As an alternative to no means of measurement, today there are several manufacturers, who produce soap/sanitizer dispensers that contain counter modules. The counter is tripped each time soap or sanitizer is dispensed.
In those cases where hand washing should be part of an established procedure, these counting dispensers seemingly offer a low-cost entry-level system. Technically these dispensers are without external wires but are not considered “wireless technology” as they cannot communicate with other devices. Since the dispenser has no means of transmitting its data contents, valuable information remains locked inside. To retrieve data, a manual reading of each counting dispenser is required. That means that at the appointed time (hourly, per shift, per day) someone must be assigned to open each such dispenser, read the count displayed, and record it. Recording might be done via traditional pen and paper or PDA. Obviously, unless strict operating procedures are defined and adhered to, it is quite possible that valuable hand-hygiene performance data might never leave the dispenser.
The manually obtained recorded information must then be transferred to a computer. It is processed either through manual manipulation of an Excel-like software package or through custom software to generate reports for management review.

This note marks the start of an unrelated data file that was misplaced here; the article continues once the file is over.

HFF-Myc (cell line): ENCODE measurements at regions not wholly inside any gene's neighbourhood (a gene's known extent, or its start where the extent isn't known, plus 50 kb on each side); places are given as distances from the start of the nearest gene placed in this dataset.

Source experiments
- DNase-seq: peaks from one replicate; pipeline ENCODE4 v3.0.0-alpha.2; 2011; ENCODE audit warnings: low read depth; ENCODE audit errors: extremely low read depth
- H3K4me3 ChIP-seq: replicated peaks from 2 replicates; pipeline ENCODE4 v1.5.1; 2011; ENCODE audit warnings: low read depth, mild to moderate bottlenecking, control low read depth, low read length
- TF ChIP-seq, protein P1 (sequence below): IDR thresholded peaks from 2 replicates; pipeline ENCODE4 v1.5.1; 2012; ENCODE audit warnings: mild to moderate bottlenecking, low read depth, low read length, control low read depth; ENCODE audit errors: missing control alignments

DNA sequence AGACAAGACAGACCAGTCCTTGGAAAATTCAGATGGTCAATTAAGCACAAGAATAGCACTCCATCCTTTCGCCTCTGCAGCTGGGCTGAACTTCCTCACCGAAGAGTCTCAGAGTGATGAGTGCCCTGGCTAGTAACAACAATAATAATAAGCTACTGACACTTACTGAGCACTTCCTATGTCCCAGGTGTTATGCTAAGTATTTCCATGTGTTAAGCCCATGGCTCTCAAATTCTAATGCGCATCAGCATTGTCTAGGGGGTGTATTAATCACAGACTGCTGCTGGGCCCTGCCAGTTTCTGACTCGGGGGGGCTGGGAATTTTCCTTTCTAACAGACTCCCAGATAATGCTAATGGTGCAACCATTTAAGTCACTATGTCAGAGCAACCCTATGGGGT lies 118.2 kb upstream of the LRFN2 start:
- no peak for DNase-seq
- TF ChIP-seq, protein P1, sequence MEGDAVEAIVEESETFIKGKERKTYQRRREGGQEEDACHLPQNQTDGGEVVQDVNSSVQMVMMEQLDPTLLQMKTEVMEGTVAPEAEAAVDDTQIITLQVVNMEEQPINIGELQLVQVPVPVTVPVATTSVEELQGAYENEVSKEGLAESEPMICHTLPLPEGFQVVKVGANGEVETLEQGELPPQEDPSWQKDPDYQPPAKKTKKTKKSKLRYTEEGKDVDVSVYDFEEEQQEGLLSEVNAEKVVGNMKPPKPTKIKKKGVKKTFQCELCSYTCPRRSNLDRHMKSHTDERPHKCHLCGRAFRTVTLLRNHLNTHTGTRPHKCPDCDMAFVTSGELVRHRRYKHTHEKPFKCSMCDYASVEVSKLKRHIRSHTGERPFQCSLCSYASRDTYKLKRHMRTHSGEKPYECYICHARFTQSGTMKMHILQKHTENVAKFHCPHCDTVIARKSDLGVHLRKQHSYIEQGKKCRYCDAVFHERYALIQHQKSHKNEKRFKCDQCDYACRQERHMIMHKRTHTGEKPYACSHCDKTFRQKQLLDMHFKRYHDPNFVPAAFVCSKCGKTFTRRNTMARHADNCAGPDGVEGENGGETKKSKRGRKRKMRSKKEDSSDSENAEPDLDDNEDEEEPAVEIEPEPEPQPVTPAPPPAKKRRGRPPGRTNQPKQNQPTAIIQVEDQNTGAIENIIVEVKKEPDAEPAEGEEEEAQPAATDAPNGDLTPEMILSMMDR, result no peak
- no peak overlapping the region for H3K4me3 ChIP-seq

Although the actual cost of these counting dispensers is low, the gathering and processing of data is highly labor intensive and subject to error. Note, too, that processing software is not included and is an additional expense. In the long run, this method of monitoring hand washing to meet compliance criteria becomes expensive, invites inaccuracies, and thus, is ineffective.
An additional item to note is that this type of system becomes very cumbersome, if not altogether impossible, when there are multiple sites and multiple locations that need to be combined into a single report for comparative analysis and corporate review.
Built inside a badge or piece of clothing, an RFID chip or tag can wirelessly communicate with other devices (e.g. a sensor at the entry to the kitchen or a soap dispenser) and can detect events such as an employee in the wrong location of the food processing plant, or a staff member who did not wash their hands. Several types of badge-based or active RFID systems have been introduced in the last 10 years. Current badge-based systems may be partially or wholly implemented using wireless technology, depending upon the vendor.